Titel: An Author's Guide to Scholarly Publishing
Autor/en: Robin Derricourt
Princeton University Press
24. März 1996 - kartoniert - 248 Seiten
Directed specifically to the needs of academic authors, this realistic handbook is a guide to publishing success for both beginning and seasoned scholars. Robin Derricourt uses an immensely readable series of informal letters to provide a fund of practical advice: an up-to-date manual on how to plan and prepare a book, approach a publisher, secure a contract, and build a reliable author-publisher relationship that will last throughout the process of publication and marketing. Informed by rare common sense, and a sense of humor, the book speaks clearly about the most recent developments in the rapidly changing world of electronic publishing, clarifying what can and cannot be achieved with word processors. From the possible negative responses of a publisher to the questions implied by success--new editions and subsidiary rights--An Author's Guide to Scholarly Publishing is indispensable reading for academics in every field.
Derricourt's candid yet encouraging suggestions will be useful at any stage of book preparation, including the process of writing, when focusing on purpose and audience benefits both the author and the future publisher, not to mention the future reader! Furthermore, his "letters" include those on various kinds of books--standard monographs, technical books, conference volumes, edited volumes, collected papers, textbooks, and works built on dissertations. A reference of "nuts and bolts," this book is also quick and entertaining reading when perused from cover to cover.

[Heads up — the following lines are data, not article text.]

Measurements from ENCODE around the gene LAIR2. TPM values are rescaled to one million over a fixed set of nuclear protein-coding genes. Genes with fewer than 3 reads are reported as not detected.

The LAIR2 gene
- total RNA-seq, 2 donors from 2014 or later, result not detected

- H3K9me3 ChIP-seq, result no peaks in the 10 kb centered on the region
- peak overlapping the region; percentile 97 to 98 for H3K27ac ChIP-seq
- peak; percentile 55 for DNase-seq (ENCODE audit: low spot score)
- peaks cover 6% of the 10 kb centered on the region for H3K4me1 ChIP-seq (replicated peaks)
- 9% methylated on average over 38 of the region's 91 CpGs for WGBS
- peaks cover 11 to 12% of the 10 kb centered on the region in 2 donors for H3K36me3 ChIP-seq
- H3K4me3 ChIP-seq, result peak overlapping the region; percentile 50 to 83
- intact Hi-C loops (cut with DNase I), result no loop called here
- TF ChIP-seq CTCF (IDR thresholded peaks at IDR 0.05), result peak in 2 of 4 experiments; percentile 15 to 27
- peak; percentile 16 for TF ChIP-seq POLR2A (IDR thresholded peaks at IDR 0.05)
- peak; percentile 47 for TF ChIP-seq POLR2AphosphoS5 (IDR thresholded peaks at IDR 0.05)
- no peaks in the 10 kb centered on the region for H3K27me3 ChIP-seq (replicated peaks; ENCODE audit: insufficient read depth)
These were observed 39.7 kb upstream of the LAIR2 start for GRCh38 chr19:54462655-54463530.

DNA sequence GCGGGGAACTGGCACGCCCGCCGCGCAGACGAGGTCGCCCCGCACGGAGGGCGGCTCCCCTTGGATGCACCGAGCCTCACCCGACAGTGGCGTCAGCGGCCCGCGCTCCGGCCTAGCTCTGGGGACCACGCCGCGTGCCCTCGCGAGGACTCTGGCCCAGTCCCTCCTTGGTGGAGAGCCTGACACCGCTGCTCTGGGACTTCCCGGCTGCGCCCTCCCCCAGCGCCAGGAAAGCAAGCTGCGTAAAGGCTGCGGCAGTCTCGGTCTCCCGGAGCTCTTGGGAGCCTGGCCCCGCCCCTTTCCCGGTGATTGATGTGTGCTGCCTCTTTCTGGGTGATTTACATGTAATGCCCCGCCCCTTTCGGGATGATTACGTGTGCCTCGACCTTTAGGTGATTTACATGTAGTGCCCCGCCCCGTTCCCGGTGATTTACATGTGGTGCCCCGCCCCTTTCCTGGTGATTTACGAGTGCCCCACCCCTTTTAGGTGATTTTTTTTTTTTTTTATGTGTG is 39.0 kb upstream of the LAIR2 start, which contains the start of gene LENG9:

Acknowledgements Planning and writing Audience 2Style 3Structure Preparation of manuscript Length 5Layout 6Word processing the manuscript 7Word processing for the typesetter 8Desktop publishing and camera-ready copy 9Notes 10Bibliographies 11Tables 12Illustrations Approaching a publisher Selecting a publisher 14In-house publishing 15Multiple submissions 16Complete manuscripts 17The formal proposal Checklist for submitting a proposal 18Peer review 19Visit 20Literary agents 21No reply Category of book Scholarly book 23Technical monograph 24Thesis/dissertation 25Conference volume 26Edited volume 27Festschrift 28Collected papers 29Across the disciplines 30Trade book 31Textbook 32New journals 33The non-academic author The publishing decision No - why? 35Revise and resubmit 36Yes - but revise 37Yes Dealing with production Contract 39Late delivery 40Delivery of the manuscript Checklist for delivery of the manuscript for production 41Book title 42Copyediting 43Updating the disk 44Design of the pages 45Typesetting 46Proofreading and alterations in proof 47Illustrations in production 48Providing camera-ready copy 49Preparing the index 50Jacket and cover design 51Printing 52Errata slips 53Don't assume all is well Marketing the book The cost of books 55Pricing a book 56Changing the pricing variables 57Paperbacking 58Help with marketing 59The book launch 60Getting reviews and publishing reviews 61Newspapers and magazines 62Radio and television coverage 63Bookshop sales 64Library sales 65Direct sales 66Prizes 67Subsidiary rights 68Translations 69Getting your book into the developing world 70Reprints and new editions 71Keeping in touch Publishing and the academy Research grants - inputs and outputs 73Who sets the agenda? 74Books and the appointments committee 75Subsidies 76Book exhibits and the academic conference 77Anthologies 78Is too much published? 79The electronic library and the end of the book 80Conclusion Bibliography Index
Robin Derricourt is Honorary Associate Professor in History at the University of New South Wales. He is the author of Inventing Africa (Pluto, 2011).
"Academics wanting to make their mark in the book market need good advice. Robin Derricourt provides just this in An Author's Guide to Scholarly Publishing... [The author] is full of humour as he pinpoints where each submission fails or succeeds."--New Scientist